Unwanted payrises forced on council
Upper Hutt city councillors have received and unwanted pay rise, after the Remuneration Authority refused to reconsider upping their salaries, but will likely give it away.
Last month, councillors voted unanimously to turn down more than $8600 in salary increases because of the tough economic times. Many said they could not accept more pay as their voters faced a 5.2 per cent rates spike.
The Remuneration Authority, which sets the salaries of politicians, has now told Upper Hutt city councillors it is unwilling to reconsider the amounts set for either the Mayor or the councillors.
At a meeting tonight, councillors were told they had the option to contribute their pay rise to a community relief fund.
Chairman John Errington said in a letter that the authority faced a number of conflicting responsibilities when establishing the new pay scale.
"Fairness to members and ratepayers are always a key element of our considerations, as is the effect of adverse economic circumstances.''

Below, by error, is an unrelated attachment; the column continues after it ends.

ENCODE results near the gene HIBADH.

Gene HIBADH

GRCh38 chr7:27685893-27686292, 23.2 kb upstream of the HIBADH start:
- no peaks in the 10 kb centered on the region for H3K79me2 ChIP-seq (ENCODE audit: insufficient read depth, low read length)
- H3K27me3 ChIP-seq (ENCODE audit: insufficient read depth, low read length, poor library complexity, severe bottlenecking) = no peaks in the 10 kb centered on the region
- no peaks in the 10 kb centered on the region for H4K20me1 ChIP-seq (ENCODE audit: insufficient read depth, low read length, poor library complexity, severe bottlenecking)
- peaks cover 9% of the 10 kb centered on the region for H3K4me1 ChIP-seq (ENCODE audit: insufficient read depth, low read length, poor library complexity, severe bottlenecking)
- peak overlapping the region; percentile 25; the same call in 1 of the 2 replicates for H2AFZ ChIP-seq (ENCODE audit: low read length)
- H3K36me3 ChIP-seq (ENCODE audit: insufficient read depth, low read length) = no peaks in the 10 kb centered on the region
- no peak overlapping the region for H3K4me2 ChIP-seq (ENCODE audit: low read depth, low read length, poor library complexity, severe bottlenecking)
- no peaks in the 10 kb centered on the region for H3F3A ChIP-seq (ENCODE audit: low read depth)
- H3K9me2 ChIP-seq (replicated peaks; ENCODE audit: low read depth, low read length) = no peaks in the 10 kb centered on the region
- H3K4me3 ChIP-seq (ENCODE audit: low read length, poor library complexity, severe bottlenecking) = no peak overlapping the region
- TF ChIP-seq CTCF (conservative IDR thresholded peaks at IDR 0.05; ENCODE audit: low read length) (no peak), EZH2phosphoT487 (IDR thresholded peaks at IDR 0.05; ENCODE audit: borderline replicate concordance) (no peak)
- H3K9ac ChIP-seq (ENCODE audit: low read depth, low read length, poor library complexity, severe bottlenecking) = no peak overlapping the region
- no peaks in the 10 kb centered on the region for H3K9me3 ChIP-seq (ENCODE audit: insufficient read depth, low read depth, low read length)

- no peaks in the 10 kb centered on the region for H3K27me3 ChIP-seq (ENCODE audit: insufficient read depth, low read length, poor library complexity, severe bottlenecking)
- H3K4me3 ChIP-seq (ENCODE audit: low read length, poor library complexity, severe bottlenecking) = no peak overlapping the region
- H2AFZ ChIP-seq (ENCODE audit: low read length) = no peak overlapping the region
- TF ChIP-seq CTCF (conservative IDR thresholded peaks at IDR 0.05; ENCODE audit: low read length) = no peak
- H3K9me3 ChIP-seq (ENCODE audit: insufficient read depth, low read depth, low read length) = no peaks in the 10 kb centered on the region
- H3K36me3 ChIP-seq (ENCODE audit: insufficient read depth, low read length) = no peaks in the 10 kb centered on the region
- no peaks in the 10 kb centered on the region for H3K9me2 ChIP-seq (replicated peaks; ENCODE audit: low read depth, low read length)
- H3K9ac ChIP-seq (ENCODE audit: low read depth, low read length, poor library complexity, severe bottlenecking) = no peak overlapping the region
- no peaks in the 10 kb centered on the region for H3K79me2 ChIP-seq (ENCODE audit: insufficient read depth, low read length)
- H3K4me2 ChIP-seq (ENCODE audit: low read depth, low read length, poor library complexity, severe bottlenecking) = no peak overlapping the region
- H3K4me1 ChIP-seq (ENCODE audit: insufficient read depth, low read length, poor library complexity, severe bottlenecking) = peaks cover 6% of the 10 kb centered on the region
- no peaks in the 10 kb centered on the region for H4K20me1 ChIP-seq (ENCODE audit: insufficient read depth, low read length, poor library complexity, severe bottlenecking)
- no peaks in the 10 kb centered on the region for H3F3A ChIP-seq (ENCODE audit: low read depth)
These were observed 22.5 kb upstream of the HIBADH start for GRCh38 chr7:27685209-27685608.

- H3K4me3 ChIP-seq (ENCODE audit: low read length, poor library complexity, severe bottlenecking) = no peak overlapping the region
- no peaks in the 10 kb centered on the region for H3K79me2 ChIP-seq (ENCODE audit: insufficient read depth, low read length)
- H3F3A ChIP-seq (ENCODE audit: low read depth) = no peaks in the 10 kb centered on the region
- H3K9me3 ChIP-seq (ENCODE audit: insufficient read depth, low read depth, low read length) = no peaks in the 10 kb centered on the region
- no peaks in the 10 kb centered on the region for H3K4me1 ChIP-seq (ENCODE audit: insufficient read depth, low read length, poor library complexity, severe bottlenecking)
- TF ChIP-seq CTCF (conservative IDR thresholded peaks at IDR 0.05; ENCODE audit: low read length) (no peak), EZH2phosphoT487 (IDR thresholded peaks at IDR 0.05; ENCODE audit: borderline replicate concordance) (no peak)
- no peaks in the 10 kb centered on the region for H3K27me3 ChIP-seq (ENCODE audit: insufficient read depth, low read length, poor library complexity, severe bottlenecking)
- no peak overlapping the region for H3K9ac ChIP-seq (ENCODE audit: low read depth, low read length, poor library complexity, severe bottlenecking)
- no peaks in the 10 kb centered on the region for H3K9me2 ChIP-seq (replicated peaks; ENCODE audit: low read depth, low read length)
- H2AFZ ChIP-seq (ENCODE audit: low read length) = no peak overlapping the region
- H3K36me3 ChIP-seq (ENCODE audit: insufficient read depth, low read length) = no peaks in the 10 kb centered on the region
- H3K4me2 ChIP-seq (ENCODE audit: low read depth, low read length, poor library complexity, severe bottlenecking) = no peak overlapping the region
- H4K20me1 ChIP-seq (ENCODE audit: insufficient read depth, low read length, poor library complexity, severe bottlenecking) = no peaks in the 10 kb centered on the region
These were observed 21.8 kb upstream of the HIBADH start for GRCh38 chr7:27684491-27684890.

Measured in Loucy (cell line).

He said the authority took these matters into account and the pay level would be set as previously advised.
Mr Errington said today that Upper Hutt city council was the only one to have contacted the authority officially on the matter this year.
"It certainly happened about three years ago at the beginning of the economic crisis, a number of councils did request to have a zero increase."
He said at that stage the authority did agree to some councils as long as there was unanimous support.
The Authority had recommended a $4200 rise to $93,300 for mayor Wayne Guppy and $4434 to be split among the other 10 councillors for the 2012-13 financial year.
Councils are allowed to recommend against any increase in funding, but must accept the authority's final determination.
The Dominion Post